Final Thoughts

To make sure you’re auditing the right suppliers, it’s important to map out the supply chain, especially for critical suppliers, and find where in the chain a supplier should be audited. In searching for weak points in the link, you may find that the source of the problem is an immediate supplier, or it may be a supplier’s supplier or another subcontractor further down the chain.

One of the most common failures in conducting a supplier audit is turning it into a paperwork exercise, listing all sorts of documentation and exercises in an audit report without solid recommendations for improvement. Every supplier audit should generate opportunities to improve. When conducting any kind of audit, supplier audits included, manufacturers must take a risk-based approach.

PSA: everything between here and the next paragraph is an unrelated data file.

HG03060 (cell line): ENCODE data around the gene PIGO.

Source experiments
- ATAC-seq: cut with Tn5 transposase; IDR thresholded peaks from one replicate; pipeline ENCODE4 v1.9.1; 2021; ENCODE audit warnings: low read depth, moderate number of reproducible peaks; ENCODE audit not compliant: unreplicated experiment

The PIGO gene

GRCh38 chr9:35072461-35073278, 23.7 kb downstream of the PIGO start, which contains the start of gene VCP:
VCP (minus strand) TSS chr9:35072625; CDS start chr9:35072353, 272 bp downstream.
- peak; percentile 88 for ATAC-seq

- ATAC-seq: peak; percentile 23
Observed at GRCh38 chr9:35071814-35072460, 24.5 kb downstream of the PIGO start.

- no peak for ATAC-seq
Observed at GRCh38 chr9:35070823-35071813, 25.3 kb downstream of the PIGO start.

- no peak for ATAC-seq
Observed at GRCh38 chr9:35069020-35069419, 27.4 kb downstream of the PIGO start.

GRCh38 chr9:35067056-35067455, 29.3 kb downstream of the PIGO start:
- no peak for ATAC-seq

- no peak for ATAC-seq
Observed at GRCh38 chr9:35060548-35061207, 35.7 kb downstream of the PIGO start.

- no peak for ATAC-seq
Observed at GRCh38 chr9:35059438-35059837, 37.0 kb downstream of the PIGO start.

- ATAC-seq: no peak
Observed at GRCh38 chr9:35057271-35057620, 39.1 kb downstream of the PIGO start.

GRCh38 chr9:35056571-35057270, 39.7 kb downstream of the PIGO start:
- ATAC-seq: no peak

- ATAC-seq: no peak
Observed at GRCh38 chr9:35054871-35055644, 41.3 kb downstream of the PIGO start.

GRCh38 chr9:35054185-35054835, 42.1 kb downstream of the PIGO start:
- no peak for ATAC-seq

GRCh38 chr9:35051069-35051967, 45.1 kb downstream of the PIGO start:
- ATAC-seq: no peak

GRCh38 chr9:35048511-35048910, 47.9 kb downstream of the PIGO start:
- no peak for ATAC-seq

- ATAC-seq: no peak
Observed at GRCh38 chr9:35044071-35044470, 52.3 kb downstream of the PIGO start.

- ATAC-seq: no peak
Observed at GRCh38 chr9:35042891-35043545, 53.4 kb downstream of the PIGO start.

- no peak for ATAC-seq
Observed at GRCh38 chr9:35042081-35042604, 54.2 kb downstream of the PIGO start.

Angelo Scangas is president and CEO of Quality Support Group (QSG), an international consulting and training firm delivering organizational continuous improvement. He has more than 35 years of experience in engineering, quality systems, operations and process improvement (Lean Six Sigma) in the medical device, health care and other industries. His background includes product development, design/process engineering, supply chain management, supplier quality, quality system design and implementation and regulatory compliance. Scangas received a M.S. degree in Manufacturing Engineering from the University of Massachusetts and a B.S. degree in Chemical Engineering from Worcester Polytechnic Institute.